I'm not saying that it's always that simple. It's hard work for us to remain consistent but kind. I didn't always know this, and I have not always been successful. When my oldest son was around 6 or 7 years old, he was having night terrors every night. His dad and I tried everything we could think of to help him. Nothing was working. He went to an alternative school that was hosting a parent night once a month with a speaker on some aspect of child development or child-rearing. One month, there was a prominent local child psychologist. After he spoke, he opened up the floor for questions. I asked what we could do to prevent my son's nightmares. He explained that children often have nightmares because they feel unsafe. He asked how we handled limits. We had to admit that, coming from hellish childhoods ourselves, we were inconsistent and very lenient. He explained that children need to count on their parents to teach them how to stay safe through firm and consistent limit setting. He advised us to sit down together and come up with our "rules." Each one had to have a consequence for not following them, and we both had to be on board with them. It wasn't easy, but it worked. Once we did that, his nightmares went away. It was like magic.
So what kind of consequences? It doesn't work to say, "Stop doing that or you'll be in trouble." What does that mean? What kind of trouble? You need to come up with a specific consequence that matches the infraction. For instance, if you throw your toy again, I will take it away. Or, if you don't put your pajamas on now, you will not get to play before bed. Or, if you keep taking toys away from your visiting friend, you will be in time out. Time outs need to be reasonable. A minute is a long time for a child, especially if there are other friends around. And, time outs are sitting in a chair doing nothing. They don't get to read or draw. Will your child be upset about it and try to talk you out of it? Probably, but in the long run, it will be helping them learn to be a responsible person. Once they learn that you will continue to set and enforce these limits, they will stop testing you as much. Kids are smart and learn very fast.
Sometimes it's difficult to know what kind of limits to set and how to set them. It's important that our limits be reasonable and explainable. It's not always necessary to state the reason, but it's often helpful to say, "No hitting because hitting hurts. Why don't you try using your words instead?" Empathy is important. For example, "I know you're angry right now, let's try to solve this without hurting someone." If you repeat yourself, you are teaching your child to ignore you. Whatever you decide, it has to be the same every time, and there are no second chances. State what you need and what the consequence will be, then stick to it the first time. Make sure you are close to your child, even touching them gently and lovingly. There needs to be a personal and compassionate contact. Remember that you are on their side, you just need a behavior to change.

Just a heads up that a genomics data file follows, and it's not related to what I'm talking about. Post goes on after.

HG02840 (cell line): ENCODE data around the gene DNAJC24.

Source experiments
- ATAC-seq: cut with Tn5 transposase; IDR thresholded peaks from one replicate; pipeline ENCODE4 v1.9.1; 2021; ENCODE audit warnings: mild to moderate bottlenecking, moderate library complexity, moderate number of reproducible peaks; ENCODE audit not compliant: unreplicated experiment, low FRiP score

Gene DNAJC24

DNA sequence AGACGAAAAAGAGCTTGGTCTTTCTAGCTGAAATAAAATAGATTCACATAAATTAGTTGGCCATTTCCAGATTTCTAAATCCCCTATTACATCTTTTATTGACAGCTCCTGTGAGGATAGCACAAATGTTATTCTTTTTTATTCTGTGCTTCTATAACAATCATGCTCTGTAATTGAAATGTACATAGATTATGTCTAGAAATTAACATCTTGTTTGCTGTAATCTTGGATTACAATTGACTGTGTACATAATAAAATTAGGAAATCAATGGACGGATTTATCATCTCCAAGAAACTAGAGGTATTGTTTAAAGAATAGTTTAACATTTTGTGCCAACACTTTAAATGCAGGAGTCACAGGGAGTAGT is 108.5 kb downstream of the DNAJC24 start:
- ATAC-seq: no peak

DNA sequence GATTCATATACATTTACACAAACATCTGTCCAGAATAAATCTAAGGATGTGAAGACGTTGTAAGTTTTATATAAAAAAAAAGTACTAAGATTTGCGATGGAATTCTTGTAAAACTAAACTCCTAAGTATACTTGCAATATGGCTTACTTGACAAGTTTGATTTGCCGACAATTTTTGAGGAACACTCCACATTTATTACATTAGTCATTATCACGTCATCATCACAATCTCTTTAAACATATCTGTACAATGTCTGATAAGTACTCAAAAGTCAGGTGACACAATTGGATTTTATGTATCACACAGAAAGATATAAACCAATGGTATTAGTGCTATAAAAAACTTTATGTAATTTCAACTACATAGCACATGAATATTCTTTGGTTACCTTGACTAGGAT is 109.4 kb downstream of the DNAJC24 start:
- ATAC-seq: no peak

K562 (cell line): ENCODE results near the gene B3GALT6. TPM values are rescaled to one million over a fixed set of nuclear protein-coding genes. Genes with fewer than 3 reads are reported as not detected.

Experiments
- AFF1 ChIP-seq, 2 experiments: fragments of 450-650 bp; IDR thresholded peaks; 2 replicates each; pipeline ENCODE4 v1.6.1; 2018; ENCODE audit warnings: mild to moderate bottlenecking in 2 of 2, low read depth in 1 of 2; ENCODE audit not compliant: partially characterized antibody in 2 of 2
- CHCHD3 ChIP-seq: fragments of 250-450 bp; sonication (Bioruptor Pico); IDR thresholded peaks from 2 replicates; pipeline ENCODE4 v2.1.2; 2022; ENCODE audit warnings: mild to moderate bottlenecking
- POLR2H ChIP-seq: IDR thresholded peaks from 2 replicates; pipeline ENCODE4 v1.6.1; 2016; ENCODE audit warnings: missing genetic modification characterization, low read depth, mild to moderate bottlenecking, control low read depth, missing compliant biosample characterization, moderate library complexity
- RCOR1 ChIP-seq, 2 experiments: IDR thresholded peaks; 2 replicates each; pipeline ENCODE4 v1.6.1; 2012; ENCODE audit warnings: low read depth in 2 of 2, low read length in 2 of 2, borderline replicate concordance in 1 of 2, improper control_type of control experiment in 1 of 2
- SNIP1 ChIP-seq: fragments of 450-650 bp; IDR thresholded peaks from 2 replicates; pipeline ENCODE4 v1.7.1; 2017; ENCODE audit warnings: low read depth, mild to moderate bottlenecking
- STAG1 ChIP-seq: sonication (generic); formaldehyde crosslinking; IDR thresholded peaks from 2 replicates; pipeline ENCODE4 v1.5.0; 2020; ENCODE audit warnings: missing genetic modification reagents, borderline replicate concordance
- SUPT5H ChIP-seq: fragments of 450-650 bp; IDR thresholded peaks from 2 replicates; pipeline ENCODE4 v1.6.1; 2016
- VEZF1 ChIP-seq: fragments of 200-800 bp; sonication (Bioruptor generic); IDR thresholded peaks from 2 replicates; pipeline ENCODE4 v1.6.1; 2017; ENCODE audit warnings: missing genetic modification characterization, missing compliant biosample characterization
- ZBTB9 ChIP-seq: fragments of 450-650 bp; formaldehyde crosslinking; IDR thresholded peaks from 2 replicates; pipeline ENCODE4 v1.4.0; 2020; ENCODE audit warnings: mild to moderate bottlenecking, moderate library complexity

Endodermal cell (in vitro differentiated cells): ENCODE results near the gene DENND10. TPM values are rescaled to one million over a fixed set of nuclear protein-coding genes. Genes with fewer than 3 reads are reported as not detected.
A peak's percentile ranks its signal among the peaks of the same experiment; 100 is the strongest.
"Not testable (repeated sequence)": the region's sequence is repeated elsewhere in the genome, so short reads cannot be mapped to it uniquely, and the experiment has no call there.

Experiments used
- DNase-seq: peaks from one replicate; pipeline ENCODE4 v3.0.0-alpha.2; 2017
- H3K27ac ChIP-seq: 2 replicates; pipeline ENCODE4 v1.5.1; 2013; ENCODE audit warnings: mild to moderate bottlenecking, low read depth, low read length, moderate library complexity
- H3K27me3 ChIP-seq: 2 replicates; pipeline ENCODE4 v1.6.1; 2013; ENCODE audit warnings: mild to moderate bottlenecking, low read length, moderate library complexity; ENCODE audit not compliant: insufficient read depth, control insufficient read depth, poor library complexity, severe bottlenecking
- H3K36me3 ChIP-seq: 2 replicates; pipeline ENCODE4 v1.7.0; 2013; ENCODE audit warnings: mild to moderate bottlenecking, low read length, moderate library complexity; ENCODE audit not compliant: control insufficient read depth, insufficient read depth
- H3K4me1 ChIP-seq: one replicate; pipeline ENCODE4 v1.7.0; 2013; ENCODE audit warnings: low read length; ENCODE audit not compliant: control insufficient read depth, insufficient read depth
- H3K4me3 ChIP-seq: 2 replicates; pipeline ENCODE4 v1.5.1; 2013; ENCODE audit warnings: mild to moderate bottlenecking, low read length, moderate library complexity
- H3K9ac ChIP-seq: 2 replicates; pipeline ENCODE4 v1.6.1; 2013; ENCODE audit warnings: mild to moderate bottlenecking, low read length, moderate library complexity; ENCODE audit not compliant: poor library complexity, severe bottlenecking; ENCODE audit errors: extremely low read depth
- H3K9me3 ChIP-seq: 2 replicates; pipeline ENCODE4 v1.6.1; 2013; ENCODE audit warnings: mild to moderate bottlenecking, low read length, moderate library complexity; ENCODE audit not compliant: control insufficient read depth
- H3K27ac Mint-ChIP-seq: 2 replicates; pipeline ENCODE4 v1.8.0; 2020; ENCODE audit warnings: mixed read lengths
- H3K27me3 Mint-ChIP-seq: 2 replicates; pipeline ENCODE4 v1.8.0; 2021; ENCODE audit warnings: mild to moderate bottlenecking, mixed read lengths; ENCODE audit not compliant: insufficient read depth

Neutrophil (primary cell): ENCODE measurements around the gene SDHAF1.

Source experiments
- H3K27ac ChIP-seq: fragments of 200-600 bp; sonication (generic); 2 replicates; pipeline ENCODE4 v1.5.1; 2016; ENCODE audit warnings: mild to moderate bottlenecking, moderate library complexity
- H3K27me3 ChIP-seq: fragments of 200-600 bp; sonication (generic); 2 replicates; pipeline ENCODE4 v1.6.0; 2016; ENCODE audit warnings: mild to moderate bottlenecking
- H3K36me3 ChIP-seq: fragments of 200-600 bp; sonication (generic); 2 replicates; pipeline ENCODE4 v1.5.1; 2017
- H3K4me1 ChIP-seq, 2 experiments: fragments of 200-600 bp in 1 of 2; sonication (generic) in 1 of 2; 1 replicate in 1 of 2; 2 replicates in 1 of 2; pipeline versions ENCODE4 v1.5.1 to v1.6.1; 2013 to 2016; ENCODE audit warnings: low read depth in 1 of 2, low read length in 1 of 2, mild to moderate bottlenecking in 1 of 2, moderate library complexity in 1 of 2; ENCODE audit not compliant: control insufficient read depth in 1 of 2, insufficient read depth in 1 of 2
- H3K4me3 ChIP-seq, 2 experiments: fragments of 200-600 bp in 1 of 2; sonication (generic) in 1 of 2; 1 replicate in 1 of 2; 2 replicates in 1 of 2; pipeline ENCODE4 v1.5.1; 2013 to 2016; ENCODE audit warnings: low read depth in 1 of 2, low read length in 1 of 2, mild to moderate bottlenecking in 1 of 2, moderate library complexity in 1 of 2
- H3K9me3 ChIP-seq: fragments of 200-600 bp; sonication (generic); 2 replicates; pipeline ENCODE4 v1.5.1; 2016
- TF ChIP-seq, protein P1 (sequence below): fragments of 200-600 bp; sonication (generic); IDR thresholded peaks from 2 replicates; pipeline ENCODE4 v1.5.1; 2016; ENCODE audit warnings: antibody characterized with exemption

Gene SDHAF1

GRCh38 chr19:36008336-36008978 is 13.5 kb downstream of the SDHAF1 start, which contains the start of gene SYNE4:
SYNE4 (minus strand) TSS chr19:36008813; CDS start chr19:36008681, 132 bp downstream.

My basic rule has been respect. Children need to learn to respect others personal space and individuality, including their parents'. I never insisted on my kids calling adults "Miss" or "Mister," but that is important to some of you, and I respect that. I have always insisted that they learn to not interrupt while trying to remain aware of their struggle. I know that children tend to get distracted and forget easily. When a child is interrupting, I always try to say to them, "I would really like to hear what you have to say. Can you wait just a moment?" That also sends a signal to the other person in the conversation that we need to make space for the child.
I've also insisted that children respect my body. When I nursed my toddlers, I didn't let them be in complete control. I nursed on demand, but as they got older they became more demanding. I loved nursing them, but there were times when it wasn't convenient for me. Maybe I was cooking dinner or doing something with an older child, and they quickly learned to wait. I tried to remember the advice given to me by my first lactation consultant that I teach my child to stop crying before allowing them to latch on. It's better for their digestion, my sanity, and all three of them learned it in the first few days.
Another important thing I taught my children and grandchildren is respect for my belongings, the furniture, my instruments, my phone, my pocketbook, etc. They are not allowed to jump on or off of the furniture. They are not allowed to get into my things or touch my instruments without asking first, and sometimes the answer is no. I usually give them another option, but sometimes it's just no, and that's okay. We all have to take no for an answer sometimes. As adults we don't get our own way because we throw a fit. If we did, the world would be crazier than it already is. It's important to remember that our main job as parents is to teach our children how to navigate the world successfully and responsibly. We are not doing them any favors by letting them run the show. Each of you will have your own rules, and they may be completely different from mine. After all, that's what makes the world go around.
Here are a few great websites that address this issue.
Now that the weather is getting colder, we've been feeding the birds. You can have a lot of fun this month finding some pine cones out in the woods or in your yard. Tie a string around the top and make a loop for hanging. Then fill the spaces with peanut butter and roll them in birdseed. Hang them where you and your child can watch the birds enjoy this tasty treat. They will love the seed, and the peanut butter will give them essential fat they need to survive the winter.
If you don't have pine cones, you can make another fun feeder using a toilet paper roll and sticks.
I have always loved this song.
Although limit setting may be the most important job you'll do, don't forget to have fun. Our children grow up so fast, and we don't want to look back at their childhoods and wish that we'd done more fun things with them. Enjoy them while they're young. The rest can wait.